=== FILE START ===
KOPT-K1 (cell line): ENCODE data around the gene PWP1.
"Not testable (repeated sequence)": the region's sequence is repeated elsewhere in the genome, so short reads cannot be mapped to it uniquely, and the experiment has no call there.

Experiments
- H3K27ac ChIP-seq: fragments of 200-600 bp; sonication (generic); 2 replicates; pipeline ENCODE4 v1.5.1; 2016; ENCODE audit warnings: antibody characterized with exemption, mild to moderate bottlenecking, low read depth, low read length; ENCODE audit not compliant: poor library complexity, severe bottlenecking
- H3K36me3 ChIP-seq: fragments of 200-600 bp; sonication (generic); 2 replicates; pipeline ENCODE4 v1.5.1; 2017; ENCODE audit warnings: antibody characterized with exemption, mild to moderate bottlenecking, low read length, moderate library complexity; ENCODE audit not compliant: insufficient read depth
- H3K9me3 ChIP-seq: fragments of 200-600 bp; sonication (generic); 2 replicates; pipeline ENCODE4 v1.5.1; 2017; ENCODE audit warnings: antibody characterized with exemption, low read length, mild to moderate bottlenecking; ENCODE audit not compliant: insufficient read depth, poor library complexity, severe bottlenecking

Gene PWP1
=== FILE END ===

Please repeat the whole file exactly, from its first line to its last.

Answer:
KOPT-K1 (cell line): ENCODE data around the gene PWP1.
"Not testable (repeated sequence)": the region's sequence is repeated elsewhere in the genome, so short reads cannot be mapped to it uniquely, and the experiment has no call there.

Experiments
- H3K27ac ChIP-seq: fragments of 200-600 bp; sonication (generic); 2 replicates; pipeline ENCODE4 v1.5.1; 2016; ENCODE audit warnings: antibody characterized with exemption, mild to moderate bottlenecking, low read depth, low read length; ENCODE audit not compliant: poor library complexity, severe bottlenecking
- H3K36me3 ChIP-seq: fragments of 200-600 bp; sonication (generic); 2 replicates; pipeline ENCODE4 v1.5.1; 2017; ENCODE audit warnings: antibody characterized with exemption, mild to moderate bottlenecking, low read length, moderate library complexity; ENCODE audit not compliant: insufficient read depth
- H3K9me3 ChIP-seq: fragments of 200-600 bp; sonication (generic); 2 replicates; pipeline ENCODE4 v1.5.1; 2017; ENCODE audit warnings: antibody characterized with exemption, low read length, mild to moderate bottlenecking; ENCODE audit not compliant: insufficient read depth, poor library complexity, severe bottlenecking

Gene PWP1